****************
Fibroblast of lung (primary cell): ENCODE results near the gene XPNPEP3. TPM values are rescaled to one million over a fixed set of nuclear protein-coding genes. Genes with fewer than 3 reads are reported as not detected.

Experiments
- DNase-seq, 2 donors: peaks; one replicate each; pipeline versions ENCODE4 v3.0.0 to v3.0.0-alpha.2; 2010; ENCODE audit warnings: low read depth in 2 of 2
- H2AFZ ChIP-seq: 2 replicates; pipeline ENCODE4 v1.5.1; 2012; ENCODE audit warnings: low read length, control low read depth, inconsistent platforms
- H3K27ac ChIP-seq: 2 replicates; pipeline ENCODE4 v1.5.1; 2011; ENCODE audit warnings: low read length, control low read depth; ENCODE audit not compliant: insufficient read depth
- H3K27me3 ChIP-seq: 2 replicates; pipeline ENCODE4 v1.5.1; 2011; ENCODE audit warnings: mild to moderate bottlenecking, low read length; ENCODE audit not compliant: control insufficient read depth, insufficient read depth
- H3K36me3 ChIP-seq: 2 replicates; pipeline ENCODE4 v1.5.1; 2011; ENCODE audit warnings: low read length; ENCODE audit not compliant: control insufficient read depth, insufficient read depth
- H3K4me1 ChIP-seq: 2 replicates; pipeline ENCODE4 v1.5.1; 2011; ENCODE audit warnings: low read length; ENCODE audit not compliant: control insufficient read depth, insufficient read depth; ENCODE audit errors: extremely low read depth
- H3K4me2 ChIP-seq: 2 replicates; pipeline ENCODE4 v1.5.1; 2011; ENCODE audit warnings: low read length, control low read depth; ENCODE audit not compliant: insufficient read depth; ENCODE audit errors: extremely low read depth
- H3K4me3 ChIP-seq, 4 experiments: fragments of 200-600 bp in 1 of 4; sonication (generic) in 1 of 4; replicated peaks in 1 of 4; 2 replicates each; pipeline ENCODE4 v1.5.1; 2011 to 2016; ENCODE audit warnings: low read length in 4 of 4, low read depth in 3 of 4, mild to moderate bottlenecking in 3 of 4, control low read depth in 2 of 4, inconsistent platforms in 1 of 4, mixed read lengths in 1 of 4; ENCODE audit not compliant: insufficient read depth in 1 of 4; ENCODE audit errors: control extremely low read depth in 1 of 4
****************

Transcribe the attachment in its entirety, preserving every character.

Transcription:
Fibroblast of lung (primary cell): ENCODE results near the gene XPNPEP3. TPM values are rescaled to one million over a fixed set of nuclear protein-coding genes. Genes with fewer than 3 reads are reported as not detected.

Experiments
- DNase-seq, 2 donors: peaks; one replicate each; pipeline versions ENCODE4 v3.0.0 to v3.0.0-alpha.2; 2010; ENCODE audit warnings: low read depth in 2 of 2
- H2AFZ ChIP-seq: 2 replicates; pipeline ENCODE4 v1.5.1; 2012; ENCODE audit warnings: low read length, control low read depth, inconsistent platforms
- H3K27ac ChIP-seq: 2 replicates; pipeline ENCODE4 v1.5.1; 2011; ENCODE audit warnings: low read length, control low read depth; ENCODE audit not compliant: insufficient read depth
- H3K27me3 ChIP-seq: 2 replicates; pipeline ENCODE4 v1.5.1; 2011; ENCODE audit warnings: mild to moderate bottlenecking, low read length; ENCODE audit not compliant: control insufficient read depth, insufficient read depth
- H3K36me3 ChIP-seq: 2 replicates; pipeline ENCODE4 v1.5.1; 2011; ENCODE audit warnings: low read length; ENCODE audit not compliant: control insufficient read depth, insufficient read depth
- H3K4me1 ChIP-seq: 2 replicates; pipeline ENCODE4 v1.5.1; 2011; ENCODE audit warnings: low read length; ENCODE audit not compliant: control insufficient read depth, insufficient read depth; ENCODE audit errors: extremely low read depth
- H3K4me2 ChIP-seq: 2 replicates; pipeline ENCODE4 v1.5.1; 2011; ENCODE audit warnings: low read length, control low read depth; ENCODE audit not compliant: insufficient read depth; ENCODE audit errors: extremely low read depth
- H3K4me3 ChIP-seq, 4 experiments: fragments of 200-600 bp in 1 of 4; sonication (generic) in 1 of 4; replicated peaks in 1 of 4; 2 replicates each; pipeline ENCODE4 v1.5.1; 2011 to 2016; ENCODE audit warnings: low read length in 4 of 4, low read depth in 3 of 4, mild to moderate bottlenecking in 3 of 4, control low read depth in 2 of 4, inconsistent platforms in 1 of 4, mixed read lengths in 1 of 4; ENCODE audit not compliant: insufficient read depth in 1 of 4; ENCODE audit errors: control extremely low read depth in 1 of 4